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Lately, new forces are dominating my down-time. Things I haven't yet been able to control. For the moment, I hope, a thickening social itinerary and television have outpaced quietude and inspiration. I barely have time to look at my cats, or get them drunk and steal their best ideas. I've become so restless, so busy that I often have to split a single act of masturbation in two separate sessions. (sometimes three.)

I've been catching video burn between reading some really unsatisfying fiction. (damn you, eggers! why am i so quick to drink your kool-aid when the tin drum continues to haunt me from my book shelves, bullied and wedged between robert mckee's story and chicken soup for incurable racists?) Then I turn to my TV, and it shows me 24 and , Julien, Donkey-Boy and How High. Rare TV has even made its way into my home. The Conan O'Brien/Robert Smigel pilot for "Lookwell" (starring adam west); The Gong Show Movie (yes, movie); the Werner Herzog documentary concerning my favorite late-night evangelist/lunatic, Dr. Gene Scott. I like to be shown things. I'm not complaining.

Today I decided, by any means necessary, this would all change. I watched a segment of "The Other Half", a morning show starring a panel of men, but still very clearly for pill-popping, stretch-pantsing, unemployed women. I was led to this segment via a link on, a site I promised God I would never stop reading, for reasons strictly between us. In the segment, people with long hair were getting it DRASTICALLY cut.

Like many things on morning television, the segment really went nowhere but here's what surprised me. If you were to watch this segment - or any segment on "The Other Half" - without sound, you would lose none of its meaning. Isn't that odd? I mean, it's ostensibly a talk show. But I had it muted for nearly the entire video and I followed it just fine.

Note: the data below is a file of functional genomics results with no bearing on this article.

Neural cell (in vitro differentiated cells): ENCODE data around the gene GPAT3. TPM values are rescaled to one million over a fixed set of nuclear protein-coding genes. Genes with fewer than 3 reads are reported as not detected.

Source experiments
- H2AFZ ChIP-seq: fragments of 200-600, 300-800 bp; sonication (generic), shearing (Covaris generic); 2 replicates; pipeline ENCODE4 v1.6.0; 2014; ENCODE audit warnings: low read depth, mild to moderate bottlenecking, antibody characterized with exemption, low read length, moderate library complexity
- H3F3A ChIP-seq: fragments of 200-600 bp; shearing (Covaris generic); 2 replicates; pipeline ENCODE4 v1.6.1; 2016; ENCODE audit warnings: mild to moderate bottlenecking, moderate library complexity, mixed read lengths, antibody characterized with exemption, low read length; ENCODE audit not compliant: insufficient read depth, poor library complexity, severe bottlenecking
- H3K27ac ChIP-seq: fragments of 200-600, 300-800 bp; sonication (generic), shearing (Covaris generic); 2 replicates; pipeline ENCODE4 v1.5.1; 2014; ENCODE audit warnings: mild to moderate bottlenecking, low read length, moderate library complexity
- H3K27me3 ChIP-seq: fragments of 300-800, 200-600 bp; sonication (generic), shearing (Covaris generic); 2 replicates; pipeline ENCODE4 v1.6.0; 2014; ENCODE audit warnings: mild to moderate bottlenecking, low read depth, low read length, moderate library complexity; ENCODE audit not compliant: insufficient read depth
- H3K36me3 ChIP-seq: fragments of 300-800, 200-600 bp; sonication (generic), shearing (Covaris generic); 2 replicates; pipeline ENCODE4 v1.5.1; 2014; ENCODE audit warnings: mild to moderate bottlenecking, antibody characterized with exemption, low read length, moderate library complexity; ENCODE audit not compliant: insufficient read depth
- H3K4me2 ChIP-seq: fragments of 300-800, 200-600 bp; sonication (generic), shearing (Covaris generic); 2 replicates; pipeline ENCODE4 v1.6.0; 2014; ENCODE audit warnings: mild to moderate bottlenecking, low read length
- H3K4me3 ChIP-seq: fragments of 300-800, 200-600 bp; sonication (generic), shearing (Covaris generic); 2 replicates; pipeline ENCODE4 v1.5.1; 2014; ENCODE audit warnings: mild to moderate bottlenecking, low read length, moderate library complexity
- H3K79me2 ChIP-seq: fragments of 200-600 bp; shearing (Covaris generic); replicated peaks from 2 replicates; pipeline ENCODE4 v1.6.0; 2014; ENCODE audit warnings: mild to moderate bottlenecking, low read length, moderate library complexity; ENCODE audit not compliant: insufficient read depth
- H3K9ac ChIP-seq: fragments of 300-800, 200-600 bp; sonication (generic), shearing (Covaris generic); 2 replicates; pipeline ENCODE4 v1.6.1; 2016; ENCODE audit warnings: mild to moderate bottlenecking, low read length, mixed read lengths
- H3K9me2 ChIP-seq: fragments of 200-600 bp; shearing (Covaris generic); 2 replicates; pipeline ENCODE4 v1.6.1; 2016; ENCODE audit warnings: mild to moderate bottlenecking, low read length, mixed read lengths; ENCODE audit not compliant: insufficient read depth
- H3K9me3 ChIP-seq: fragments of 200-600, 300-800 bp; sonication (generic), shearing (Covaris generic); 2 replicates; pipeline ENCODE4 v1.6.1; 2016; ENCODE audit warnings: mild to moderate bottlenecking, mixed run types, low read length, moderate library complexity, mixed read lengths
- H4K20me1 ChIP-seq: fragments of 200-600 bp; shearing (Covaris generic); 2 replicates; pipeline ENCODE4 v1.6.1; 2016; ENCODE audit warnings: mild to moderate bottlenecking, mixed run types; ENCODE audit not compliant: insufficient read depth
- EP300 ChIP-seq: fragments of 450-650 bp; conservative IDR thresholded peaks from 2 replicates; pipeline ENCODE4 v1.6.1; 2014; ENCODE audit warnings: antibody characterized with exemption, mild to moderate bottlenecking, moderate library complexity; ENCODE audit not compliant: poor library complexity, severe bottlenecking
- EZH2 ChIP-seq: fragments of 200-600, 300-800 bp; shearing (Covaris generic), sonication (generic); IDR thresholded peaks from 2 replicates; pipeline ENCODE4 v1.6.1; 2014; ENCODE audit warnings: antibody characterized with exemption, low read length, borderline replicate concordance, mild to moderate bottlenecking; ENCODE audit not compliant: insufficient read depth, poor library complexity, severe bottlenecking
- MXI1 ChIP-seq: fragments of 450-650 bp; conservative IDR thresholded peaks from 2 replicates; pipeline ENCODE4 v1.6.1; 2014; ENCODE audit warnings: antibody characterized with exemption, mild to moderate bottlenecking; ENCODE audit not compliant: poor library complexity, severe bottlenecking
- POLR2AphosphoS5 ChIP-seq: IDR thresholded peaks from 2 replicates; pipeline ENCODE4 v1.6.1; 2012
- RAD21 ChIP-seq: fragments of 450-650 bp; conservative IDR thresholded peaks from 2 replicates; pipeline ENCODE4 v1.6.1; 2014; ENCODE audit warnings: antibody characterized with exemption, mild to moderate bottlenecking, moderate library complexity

In fact, when I did put the volume back on, it only became more confusing. Listening to the banter of the hosts - Dick Clark, the Partridge Family drug addict with a classic rock DJ voice, that dude who kept calling the other dude "preppy" on "Saved by the Bell", and some quiet guy with muscles who is probably supposed to make the audience think about fucking - was sincerely no different than listen to caged lab monkeys shriek. The hosts were prancing around the stage, swinging around the recently cut hair locks of their special guests, and only occasionally forming actual phrases. Sometimes you'd catch snatches of subjects and/or verbs, like "Look at me!" or "That' something else!" or "He's a live one!!" or "Just like Dachau!!" But mostly it was just a series of unfinished interjections, gutteral sounds, and intense sonic noise designed to move the show along. The producers probably have a rule hanging in the conference room on a plaque or carved into some polished granite, and placed on the desk: SILENCE MEANS DEATH. One of the interns (a Wellesley graduate?), would love to point out the ironic similarity to the AIDS activism slogan, but she keeps quiet and tries not to flinch when Dick Clark throws open packets of half-and-half at her head. In six months she'll turn her back on this horror show forever, and be well on her way to infiltrating the entertainment industry's power structure, producing shows of her own. Shows with SMART women talking about IMPORTANT things. Her only rule, on a future slab of granite she only imagines today: "FUCK THOSE 'RULES' BITCHES." She'll create something powerful and unique. A SPONTANEOUS, UNREHEARSED talk show? What about it? Guests being real! All! The! Time! Why hasn't anyone thought of that, she wonders as a packet of Equal hits her on the cheek, and sprays its contents across the bridge of her nose.

But I digress. I'm polishing my own clean granite slab, sending it to the engraver, so I can worship my own rule: LESS LIQUOR, MORE PROTEIN. LESS DIGITAL, MORE ANALOG. LESS ANGRY, MORE SEXY. It's going to be a big, heavy stone.

WE FIRST MET ON 11.21.2002

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